Click to see Volatility Made Simple’s own elegant solution to the VIX ETP puzzle.

Good Trading,
Volatility Made Simple


Wonk notes:

  1. For all dates prior to 2008, the VIX index was used in place of the VXMT index.
  2. The results of our tests are significantly worse than those presented by TTO. The biggest reason is that TTO uses the S&P 500 cash index (GSPC), while I use the non-dividend adjusted S&P 500 ETF SPY, to calculate historical volatility. I can find no empirically-sound reason why using one index in place of the other should lead to such starkly different results, so I chalk most of the performance difference up to overfitting. That isn’t intended as a gotcha, as all backtests are inherently overfit to some degree. And it isn’t to say that GSPC or SPY is better or worse than the other. It’s only to say that if I were to use GSPC here, the sole purpose would be to produce a better looking backtest, so I’m sticking with the convention that I’ve used historically on this blog.

Macro Investor’s VIX Trading Strategy

By reader request, this is a test of a strategy from Macro Investor for trading VIX ETPs like XIV and VXX. This strategy, like many you’ll find on this blog and elsewhere, uses the shape of the VIX futures term-structure, going short the VIX when futures are more contangoed and long when more backwardated.

Strategy results from 07/2004 trading XIV (inverse VIX) and VXX (long VIX) follow. Read about test assumptions, or get help following this strategy.

20141209.01

The strategy rules I’ve tested are a bit different than the ones presented by Macro Investor in order to stay more in line with how we generally test things here at VMS. Strategy rules:

  • At the close, calculate R, where R = [average of (VX1 / VIX, VX2 / VX1) – 1]. VX1 and VX 2 represent first and second month VIX futures, and VIX the VIX spot.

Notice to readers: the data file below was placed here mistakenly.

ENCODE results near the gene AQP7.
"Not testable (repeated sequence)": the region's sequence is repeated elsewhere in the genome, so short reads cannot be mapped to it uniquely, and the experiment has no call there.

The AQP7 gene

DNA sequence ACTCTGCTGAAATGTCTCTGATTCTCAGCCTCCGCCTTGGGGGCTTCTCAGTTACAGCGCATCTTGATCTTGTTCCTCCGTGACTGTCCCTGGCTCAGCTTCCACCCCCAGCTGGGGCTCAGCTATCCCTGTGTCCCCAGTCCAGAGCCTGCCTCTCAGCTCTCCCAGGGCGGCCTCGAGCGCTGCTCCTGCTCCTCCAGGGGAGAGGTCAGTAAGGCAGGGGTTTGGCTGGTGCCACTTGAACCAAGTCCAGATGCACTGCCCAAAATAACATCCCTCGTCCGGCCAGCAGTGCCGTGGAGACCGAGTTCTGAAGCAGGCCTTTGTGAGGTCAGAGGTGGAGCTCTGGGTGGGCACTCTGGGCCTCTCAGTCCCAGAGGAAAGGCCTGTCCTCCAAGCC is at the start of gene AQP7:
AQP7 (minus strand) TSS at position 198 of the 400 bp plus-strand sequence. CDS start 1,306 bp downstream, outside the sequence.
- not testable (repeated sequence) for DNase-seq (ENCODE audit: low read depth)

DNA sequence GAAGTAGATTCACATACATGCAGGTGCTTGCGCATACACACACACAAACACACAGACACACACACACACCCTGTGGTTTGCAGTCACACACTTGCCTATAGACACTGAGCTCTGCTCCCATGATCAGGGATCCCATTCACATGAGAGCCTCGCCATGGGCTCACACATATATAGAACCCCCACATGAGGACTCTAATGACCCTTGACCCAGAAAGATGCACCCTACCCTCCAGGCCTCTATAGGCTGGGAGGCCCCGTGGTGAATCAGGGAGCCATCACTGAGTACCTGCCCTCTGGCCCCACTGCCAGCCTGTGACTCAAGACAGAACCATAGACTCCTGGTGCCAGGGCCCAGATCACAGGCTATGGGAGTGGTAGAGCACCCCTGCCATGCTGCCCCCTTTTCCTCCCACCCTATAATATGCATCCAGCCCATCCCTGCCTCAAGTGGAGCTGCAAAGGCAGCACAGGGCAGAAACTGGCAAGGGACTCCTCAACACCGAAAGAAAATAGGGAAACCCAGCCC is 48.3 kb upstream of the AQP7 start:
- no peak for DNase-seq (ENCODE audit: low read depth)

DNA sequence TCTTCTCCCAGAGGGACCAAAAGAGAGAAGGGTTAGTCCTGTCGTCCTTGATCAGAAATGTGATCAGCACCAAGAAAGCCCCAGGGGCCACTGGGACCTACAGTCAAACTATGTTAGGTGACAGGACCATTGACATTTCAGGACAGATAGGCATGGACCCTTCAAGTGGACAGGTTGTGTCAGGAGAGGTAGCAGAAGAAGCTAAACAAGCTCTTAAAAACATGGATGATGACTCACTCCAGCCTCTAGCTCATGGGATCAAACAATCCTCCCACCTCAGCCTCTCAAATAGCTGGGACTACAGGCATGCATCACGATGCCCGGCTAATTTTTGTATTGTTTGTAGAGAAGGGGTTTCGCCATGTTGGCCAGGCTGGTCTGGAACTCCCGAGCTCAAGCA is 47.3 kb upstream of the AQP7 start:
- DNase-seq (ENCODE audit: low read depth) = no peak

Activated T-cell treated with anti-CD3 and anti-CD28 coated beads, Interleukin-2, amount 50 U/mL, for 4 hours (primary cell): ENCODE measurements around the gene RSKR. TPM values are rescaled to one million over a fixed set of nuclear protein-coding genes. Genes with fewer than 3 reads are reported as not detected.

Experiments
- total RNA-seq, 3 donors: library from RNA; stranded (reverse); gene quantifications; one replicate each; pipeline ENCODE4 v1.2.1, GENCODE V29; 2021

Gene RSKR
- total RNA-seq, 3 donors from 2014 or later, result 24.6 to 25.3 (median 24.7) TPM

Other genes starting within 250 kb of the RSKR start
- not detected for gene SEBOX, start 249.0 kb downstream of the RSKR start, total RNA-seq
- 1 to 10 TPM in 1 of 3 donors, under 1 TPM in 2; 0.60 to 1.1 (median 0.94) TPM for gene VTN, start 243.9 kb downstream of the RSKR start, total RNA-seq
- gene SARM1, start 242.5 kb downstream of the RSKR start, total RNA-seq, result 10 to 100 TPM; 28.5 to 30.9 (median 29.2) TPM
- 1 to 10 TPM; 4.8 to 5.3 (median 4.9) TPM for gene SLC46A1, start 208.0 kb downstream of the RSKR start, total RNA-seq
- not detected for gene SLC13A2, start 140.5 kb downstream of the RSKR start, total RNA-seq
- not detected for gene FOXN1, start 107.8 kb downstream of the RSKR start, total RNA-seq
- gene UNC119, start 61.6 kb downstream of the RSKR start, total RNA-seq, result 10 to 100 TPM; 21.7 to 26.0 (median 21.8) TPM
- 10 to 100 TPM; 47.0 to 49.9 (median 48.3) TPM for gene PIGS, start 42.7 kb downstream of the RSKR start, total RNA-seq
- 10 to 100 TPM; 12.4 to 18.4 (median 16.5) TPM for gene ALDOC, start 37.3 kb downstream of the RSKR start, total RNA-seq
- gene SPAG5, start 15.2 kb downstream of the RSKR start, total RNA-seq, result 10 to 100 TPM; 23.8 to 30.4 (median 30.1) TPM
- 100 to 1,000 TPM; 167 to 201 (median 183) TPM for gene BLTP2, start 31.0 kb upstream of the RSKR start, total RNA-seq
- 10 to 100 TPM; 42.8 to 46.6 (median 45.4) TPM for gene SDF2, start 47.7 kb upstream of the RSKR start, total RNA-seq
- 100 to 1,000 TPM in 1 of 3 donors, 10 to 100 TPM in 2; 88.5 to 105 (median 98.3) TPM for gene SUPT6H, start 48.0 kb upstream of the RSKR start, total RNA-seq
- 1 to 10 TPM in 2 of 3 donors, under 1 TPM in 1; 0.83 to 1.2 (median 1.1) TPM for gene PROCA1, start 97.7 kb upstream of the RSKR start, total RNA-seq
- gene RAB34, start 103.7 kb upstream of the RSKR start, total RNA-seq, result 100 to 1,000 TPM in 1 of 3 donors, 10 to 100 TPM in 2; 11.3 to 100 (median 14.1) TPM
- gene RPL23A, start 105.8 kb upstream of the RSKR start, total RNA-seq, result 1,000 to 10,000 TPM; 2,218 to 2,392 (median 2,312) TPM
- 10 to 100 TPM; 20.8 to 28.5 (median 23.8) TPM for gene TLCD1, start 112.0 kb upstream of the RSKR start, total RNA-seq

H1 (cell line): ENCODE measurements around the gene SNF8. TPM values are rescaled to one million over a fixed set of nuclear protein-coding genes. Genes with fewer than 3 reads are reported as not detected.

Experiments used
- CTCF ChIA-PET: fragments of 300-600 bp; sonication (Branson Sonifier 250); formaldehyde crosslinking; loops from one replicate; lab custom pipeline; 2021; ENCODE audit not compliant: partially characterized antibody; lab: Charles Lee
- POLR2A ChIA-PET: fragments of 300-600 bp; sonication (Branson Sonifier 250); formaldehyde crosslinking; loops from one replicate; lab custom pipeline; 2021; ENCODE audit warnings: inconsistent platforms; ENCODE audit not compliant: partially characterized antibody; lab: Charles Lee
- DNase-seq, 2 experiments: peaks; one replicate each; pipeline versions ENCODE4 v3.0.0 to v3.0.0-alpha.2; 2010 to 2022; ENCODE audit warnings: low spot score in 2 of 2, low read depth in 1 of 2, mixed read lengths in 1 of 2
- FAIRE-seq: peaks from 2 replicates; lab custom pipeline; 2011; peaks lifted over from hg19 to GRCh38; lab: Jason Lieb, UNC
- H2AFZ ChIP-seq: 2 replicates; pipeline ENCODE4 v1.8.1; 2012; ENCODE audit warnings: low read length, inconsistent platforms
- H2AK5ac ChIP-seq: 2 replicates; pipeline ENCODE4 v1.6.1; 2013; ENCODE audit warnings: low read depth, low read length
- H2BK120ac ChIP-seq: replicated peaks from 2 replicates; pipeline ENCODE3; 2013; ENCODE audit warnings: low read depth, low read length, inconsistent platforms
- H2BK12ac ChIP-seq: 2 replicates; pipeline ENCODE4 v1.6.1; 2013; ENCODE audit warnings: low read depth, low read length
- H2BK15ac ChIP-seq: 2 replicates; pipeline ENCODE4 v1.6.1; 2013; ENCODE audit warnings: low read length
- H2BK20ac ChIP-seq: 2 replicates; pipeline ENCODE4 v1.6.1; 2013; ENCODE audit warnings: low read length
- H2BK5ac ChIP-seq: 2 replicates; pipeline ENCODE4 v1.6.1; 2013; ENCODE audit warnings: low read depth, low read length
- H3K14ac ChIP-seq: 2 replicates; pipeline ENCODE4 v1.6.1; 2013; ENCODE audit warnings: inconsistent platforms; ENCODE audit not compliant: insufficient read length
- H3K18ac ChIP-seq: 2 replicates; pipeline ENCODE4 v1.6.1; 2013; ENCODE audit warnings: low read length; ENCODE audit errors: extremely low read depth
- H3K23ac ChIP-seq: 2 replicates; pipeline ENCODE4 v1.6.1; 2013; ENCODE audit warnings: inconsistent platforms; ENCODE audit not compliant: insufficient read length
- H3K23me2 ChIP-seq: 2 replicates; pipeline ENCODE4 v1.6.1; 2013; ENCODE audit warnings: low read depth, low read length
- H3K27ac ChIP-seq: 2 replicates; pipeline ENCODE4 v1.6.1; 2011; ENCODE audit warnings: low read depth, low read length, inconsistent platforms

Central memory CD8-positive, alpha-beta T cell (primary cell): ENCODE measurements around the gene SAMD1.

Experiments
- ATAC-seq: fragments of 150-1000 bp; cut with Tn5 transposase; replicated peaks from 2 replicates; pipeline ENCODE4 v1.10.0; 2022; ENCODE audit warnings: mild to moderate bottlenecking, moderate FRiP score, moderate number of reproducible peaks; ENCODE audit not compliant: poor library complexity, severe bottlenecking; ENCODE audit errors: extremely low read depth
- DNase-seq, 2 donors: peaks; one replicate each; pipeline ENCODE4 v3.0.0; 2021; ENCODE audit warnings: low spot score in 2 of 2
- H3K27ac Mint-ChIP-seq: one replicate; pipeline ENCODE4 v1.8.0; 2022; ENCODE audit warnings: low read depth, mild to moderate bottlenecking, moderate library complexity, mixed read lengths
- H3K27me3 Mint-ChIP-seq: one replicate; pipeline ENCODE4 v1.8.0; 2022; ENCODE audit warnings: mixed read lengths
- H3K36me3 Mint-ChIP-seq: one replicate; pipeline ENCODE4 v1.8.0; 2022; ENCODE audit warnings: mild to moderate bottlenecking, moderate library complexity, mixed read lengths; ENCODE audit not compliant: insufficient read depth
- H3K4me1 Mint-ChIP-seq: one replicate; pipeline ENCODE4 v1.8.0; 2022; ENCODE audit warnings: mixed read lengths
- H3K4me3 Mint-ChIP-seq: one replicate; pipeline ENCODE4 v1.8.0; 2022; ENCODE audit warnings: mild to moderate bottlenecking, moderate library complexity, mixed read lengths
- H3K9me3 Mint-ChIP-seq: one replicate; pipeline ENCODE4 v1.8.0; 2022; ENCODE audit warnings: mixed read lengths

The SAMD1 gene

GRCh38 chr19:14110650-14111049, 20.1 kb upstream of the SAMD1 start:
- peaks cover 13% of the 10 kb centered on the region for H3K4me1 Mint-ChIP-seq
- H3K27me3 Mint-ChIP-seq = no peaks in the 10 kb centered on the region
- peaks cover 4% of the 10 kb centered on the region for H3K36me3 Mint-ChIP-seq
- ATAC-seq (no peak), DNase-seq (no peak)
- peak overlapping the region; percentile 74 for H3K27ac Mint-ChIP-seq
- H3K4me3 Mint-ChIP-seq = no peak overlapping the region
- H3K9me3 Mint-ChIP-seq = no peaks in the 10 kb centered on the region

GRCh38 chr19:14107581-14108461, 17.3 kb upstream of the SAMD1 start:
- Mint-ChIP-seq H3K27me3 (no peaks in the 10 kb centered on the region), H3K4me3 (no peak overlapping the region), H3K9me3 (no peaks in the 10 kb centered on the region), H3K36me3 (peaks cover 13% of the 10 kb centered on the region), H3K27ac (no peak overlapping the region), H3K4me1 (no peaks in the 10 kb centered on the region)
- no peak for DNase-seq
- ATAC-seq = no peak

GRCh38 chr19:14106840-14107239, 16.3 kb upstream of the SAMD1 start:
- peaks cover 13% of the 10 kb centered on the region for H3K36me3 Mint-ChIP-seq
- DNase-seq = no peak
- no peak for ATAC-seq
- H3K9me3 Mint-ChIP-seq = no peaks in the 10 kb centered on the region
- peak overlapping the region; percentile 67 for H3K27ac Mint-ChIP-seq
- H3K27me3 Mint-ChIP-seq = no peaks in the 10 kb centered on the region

• At the close, calculate the average value for R from inception up to that moment in time.
  • Go long XIV at the close if R > (average historical R * -1), otherwise go long VXX. Hold until a change in position.

Differences between my test and Macro Investor’s:

  • MI’s test traded UVXY (2x leveraged VIX) in place of VXX. This strategy has only spent about 6% of all days long VIX. That greatly increases the risk of overfitting those particular days. We would compound that impact of overfitting by assuming that we traded a leveraged product. Bear in mind that VIX ETPs are already insanely volatile. It would be bad stewardship on my part to even share such a backtest.
  • After applying the strategy to VIX ETPs, MI went on to then apply the strategy to ETP options. I have not done so here as options are beyond the scope of what we usually discuss at VMS, but note that my comments below would apply to options trading as well.

20141209.02

20141209.03

I think the basic concept behind the strategy, going short the VIX when futures are closer to contangoed and long when closer to backwardation, is a sound one and we’ve tested a number of similar strategies previously, such as the VIX vs Front Month and First vs Second Month strategies.

On paper, Macro Investor’s strategy has performed better than most, with an exceptionally smooth equity curve after the 2007/08 crash, but I think there’s an extra helping of overfitting with this strategy as a result of the introduction of the “average historical R”.

The average R value is based on all data from inception up to date. Note that the strategy doesn’t “peek” into the future as the average R value is recalculated each day in our test using only the data available to us at that moment in time.

But let’s pretend that we did have perfect foresight and could use the most up-to-date average R value (4.8%) for our entire test. In other words, from day 1 until the most recent trading day, average R always equals ~4.8%.

With this perfect foresight, this strategy should to some degree improve if the average R is actually honing in on some optimal value, but in fact it does just the opposite. It goes from a sexy Sharpe/UPI of 1.3/2.7 to a less impressive 1.0/1.9.

That tells me that the way in which the “average R” has changed over time (which is an entirely arbitrary result of the date on which the test started, and shouldn’t in and of itself be predictive), is overfit to this particular moment in history and unlikely to provide value out-of-sample.

Again though, beyond my criticism re: the average R and use of a leveraged long VIX ETP, I think the basic concept behind the strategy does have value.

* * *

A big thank you to Macro Investor for posting this strategy.

When the strategies that we cover on our blog (including this one) signal new trades, we include an alert on the daily report sent to subscribers. This is completely unrelated to our own strategy’s signal; it just serves to add a little color to the daily report and allows subscribers to see what other quantitative strategies are saying about the market.

Click to see Volatility Made Simple’s own elegant solution to the VIX ETP puzzle.

Good Trading,
Volatility Made Simple